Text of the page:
Tuesday , June 27, 2006
Elvis has left the building … to the politicians.
The Memphis, Tenn., home of the King of Rock and Roll will host a summit of sorts Friday when President George W. Bush and Japanese Prime Minister Junichiro Koizumi travel to Graceland for a personal tour of one of America's wackiest — and some may argue tackiest — tourist attractions.
While it's the first time a sitting president has taken diplomacy from the Oval Office to the Jungle Room, it's the latest in a long line of work-related sightseeing trips by the executive branch.
Long before Richard Nixon admired the Great Wall of China and Ronald Reagan lifted a pint in Ballyporeen, Ireland, Theodore Roosevelt blazed a trail to Central America, becoming the first president to take a trip abroad, according to the State Department. His visit? A 1906 trip to inspect the construction of the Panama Canal.
Though Reagan and other presidents have used sites such as Berlin's Brandenburg Gate as breathtaking backdrops to important speeches, some, like Bill Clinton, savored the meet-and-greet with the locals.
"Clinton was noted for wanting to see all of the key local sights and reveling in that," said Larry J. Sabato, the executive director of the Center for Politics at the University of Virginia in Charlottesville, Va. "President Bush does not like to waste time on tourist attractions."
And yet, during his two terms in office, Bush has clocked some serious travel time to the world's wonders. He has made more excursions to national parks and monuments than any other president, according to David Barna, National Park Service chief of public affairs. Abroad, Bush has toured the Mokoldi Nature Reserve in Botswana and celebrated the 300th anniversary of St. Petersburg in Russia.
The trip to Graceland, however, is a first for a president while in office, said Todd Morgan, director of media and creative development for Elvis Presley Enterprises.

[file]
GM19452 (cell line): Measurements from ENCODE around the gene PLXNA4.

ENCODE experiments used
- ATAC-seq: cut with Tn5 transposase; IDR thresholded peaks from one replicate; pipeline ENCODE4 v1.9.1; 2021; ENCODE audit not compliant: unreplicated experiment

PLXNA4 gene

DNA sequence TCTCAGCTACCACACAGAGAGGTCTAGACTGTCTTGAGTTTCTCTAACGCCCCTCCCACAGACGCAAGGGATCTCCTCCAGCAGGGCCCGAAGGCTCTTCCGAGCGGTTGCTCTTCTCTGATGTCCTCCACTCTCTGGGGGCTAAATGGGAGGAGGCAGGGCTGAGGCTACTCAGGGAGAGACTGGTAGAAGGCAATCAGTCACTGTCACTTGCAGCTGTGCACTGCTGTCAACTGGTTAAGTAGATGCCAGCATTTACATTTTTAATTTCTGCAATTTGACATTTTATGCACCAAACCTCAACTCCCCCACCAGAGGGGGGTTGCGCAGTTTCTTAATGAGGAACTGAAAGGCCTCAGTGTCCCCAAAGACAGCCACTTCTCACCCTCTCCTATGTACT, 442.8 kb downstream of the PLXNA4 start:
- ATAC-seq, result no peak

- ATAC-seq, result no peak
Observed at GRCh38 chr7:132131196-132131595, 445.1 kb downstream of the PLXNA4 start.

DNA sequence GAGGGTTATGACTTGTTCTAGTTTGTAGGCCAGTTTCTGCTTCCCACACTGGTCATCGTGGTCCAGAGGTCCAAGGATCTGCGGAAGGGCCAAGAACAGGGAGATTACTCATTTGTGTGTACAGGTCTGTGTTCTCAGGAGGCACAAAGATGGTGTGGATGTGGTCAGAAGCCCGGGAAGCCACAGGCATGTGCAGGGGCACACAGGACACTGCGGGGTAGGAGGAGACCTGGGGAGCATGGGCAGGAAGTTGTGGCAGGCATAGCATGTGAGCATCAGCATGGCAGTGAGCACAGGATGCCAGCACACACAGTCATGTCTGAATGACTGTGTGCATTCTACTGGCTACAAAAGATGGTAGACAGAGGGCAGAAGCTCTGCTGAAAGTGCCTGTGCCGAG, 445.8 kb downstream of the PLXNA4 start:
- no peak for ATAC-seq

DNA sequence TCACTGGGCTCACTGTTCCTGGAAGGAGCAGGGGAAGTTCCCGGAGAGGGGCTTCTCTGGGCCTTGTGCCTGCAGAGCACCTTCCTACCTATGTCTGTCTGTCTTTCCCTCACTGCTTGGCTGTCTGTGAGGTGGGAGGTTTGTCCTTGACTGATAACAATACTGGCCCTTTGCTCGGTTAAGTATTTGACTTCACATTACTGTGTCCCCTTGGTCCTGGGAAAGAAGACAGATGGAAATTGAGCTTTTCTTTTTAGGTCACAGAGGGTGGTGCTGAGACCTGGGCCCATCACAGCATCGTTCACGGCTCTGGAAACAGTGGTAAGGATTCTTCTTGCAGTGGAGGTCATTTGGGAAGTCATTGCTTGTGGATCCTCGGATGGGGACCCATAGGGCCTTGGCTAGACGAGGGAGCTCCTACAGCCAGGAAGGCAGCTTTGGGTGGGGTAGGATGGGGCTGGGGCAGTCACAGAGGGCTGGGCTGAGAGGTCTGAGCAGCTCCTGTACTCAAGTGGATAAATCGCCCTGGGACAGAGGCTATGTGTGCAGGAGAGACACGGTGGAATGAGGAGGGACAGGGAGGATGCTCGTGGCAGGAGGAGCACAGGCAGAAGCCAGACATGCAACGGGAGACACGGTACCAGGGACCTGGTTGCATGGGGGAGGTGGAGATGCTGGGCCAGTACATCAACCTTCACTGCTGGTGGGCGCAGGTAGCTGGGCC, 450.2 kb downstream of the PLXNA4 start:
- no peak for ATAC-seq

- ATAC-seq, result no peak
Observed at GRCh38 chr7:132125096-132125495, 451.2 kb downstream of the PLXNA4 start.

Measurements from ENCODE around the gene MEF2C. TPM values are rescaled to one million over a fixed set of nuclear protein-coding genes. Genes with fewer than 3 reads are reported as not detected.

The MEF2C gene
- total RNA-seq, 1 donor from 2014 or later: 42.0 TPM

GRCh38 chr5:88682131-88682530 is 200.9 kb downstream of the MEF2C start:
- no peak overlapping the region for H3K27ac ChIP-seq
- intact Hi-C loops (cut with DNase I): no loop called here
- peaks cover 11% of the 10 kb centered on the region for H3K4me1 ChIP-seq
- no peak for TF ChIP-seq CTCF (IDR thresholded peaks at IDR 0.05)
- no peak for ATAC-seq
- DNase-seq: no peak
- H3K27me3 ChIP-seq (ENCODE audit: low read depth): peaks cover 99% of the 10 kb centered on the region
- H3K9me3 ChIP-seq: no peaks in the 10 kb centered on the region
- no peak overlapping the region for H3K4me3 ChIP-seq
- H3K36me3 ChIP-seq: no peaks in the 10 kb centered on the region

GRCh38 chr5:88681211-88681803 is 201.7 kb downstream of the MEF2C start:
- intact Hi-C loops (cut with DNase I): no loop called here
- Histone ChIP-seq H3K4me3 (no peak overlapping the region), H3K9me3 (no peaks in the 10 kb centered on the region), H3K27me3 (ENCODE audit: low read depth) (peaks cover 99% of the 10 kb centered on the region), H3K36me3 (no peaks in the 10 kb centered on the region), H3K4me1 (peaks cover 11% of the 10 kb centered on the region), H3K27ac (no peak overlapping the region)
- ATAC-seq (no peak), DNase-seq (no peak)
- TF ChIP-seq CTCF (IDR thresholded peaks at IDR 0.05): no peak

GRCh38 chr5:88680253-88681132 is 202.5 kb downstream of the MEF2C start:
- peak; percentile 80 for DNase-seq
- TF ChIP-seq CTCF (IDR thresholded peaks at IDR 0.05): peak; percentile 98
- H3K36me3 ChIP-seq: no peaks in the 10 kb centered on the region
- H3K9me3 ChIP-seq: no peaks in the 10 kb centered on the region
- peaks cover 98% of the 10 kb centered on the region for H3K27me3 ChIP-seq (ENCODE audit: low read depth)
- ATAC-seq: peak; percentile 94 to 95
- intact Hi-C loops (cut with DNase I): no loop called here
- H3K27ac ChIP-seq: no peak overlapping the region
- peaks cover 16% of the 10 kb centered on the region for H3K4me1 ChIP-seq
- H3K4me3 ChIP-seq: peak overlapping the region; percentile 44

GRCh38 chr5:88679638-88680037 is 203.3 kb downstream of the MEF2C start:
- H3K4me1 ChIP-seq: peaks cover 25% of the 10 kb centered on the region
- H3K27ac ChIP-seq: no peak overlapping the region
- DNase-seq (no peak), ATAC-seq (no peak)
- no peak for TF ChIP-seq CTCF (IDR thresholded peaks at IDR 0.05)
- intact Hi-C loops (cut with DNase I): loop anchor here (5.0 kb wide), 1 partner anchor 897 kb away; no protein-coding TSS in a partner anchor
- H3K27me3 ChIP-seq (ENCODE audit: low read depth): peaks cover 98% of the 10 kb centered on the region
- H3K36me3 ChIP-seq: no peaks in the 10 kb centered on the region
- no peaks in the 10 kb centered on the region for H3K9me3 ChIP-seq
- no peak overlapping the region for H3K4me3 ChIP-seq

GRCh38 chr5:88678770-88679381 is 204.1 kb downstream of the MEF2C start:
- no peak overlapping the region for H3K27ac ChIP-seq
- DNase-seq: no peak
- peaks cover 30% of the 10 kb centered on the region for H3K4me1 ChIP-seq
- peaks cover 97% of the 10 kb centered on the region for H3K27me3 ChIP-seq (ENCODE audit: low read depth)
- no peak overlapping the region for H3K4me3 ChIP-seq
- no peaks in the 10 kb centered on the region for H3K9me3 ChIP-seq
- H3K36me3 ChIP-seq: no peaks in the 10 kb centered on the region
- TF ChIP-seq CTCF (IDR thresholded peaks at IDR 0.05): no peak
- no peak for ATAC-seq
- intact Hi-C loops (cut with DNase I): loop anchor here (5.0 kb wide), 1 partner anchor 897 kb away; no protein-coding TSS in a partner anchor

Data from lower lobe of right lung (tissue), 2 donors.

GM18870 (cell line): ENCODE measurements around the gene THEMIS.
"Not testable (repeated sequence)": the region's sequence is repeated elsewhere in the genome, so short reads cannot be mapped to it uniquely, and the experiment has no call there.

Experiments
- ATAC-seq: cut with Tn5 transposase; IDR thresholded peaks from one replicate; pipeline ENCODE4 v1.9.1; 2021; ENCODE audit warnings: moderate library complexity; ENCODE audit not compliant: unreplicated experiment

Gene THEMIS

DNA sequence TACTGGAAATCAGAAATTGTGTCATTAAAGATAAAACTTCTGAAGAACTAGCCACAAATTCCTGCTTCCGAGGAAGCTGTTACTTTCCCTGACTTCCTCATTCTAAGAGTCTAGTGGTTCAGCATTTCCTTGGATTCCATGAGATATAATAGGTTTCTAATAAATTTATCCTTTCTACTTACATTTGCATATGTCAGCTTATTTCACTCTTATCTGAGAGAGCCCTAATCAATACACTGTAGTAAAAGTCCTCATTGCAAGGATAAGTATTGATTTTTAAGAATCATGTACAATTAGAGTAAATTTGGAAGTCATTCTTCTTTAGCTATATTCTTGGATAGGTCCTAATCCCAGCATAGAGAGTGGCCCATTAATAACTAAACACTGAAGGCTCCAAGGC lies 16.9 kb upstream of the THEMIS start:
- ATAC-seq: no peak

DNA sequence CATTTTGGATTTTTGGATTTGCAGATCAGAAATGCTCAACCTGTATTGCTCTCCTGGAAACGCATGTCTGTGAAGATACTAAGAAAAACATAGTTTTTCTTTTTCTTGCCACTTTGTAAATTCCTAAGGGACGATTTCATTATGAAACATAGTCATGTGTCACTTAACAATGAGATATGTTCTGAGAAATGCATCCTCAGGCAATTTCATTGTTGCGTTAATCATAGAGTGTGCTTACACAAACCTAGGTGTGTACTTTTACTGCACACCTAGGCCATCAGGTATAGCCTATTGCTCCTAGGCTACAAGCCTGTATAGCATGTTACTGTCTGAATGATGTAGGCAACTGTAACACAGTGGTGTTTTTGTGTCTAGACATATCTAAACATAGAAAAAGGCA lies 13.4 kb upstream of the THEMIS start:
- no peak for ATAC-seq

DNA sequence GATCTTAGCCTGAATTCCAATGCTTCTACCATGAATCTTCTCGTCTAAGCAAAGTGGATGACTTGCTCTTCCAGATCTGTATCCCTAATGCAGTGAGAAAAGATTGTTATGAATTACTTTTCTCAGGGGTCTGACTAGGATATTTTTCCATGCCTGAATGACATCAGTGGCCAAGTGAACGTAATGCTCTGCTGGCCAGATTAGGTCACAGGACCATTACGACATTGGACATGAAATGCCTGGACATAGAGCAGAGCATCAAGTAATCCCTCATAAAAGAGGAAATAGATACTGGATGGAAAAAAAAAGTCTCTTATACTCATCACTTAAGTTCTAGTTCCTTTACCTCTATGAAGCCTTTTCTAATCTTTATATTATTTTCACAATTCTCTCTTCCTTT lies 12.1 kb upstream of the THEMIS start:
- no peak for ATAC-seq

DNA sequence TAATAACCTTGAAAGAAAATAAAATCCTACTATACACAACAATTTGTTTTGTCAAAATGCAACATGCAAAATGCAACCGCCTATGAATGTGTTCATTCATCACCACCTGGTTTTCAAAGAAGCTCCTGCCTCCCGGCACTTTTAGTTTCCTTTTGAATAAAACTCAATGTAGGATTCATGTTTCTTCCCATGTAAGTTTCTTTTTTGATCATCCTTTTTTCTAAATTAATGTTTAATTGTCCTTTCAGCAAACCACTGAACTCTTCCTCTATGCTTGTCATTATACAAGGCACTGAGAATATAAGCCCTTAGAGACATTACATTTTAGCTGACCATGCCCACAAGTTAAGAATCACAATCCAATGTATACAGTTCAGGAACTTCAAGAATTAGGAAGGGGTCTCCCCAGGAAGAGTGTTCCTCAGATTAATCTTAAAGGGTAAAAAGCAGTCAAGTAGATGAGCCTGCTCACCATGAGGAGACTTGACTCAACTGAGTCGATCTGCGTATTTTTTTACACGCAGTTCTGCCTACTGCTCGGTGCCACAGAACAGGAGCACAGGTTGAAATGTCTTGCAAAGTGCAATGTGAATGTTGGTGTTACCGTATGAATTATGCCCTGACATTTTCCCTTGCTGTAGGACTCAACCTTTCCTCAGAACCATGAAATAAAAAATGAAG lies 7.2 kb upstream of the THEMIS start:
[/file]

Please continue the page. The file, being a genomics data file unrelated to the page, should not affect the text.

"We've had many foreign ambassadors and certainly our share of entertainment celebrities, but we've never had a sitting U.S. president visit Graceland," Morgan said.
The first couple "look forward to introducing the prime minister to the beauty and warm hospitality of the people of the Volunteer State," White House press secretary Tony Snow said on June 13.
The White House declined to comment further.
The Graceland visit is a favor to a friend, Sabato said.
"[Bush] is doing it because he's been close to the Japanese prime minister and this the Japanese prime minister's choice because he's been an Elvis fan," Sabato said.
By widely published accounts, Koizumi is smitten with the hip-shakin' crooner. Along with sharing a Jan. 8 birthday with Elvis, the prime minister chose his 25 favorite Elvis tunes for a charity CD in 2002. Koizumi serenaded Bush on his birthday last year with Presley's 1956 hit "I Want You, I Need You, I Love You."
U.S. leaders have been traveling abroad regularly since Teddy Roosevelt's initial visit to Panama.
President-elect Woodrow Wilson vacationed in Bermuda following the 1912 election and Herbert Hoover made a goodwill visit to Rio de Janeiro, Brazil, in 1928 as president-elect. Franklin D. Roosevelt chose to go fishing — twice — in the Bahamas.
Not every presidential sightseeing adventure has gone well. An assassin shot William McKinley in the Temple of Music at the Pan American Exposition in Buffalo, N.Y., in 1901. He died a week later.
Since John F. Kennedy became "the man who accompanied Jacqueline Kennedy to Paris" in 1961, presidents have used foreign visits to further agendas rather than gawk at tourist attractions.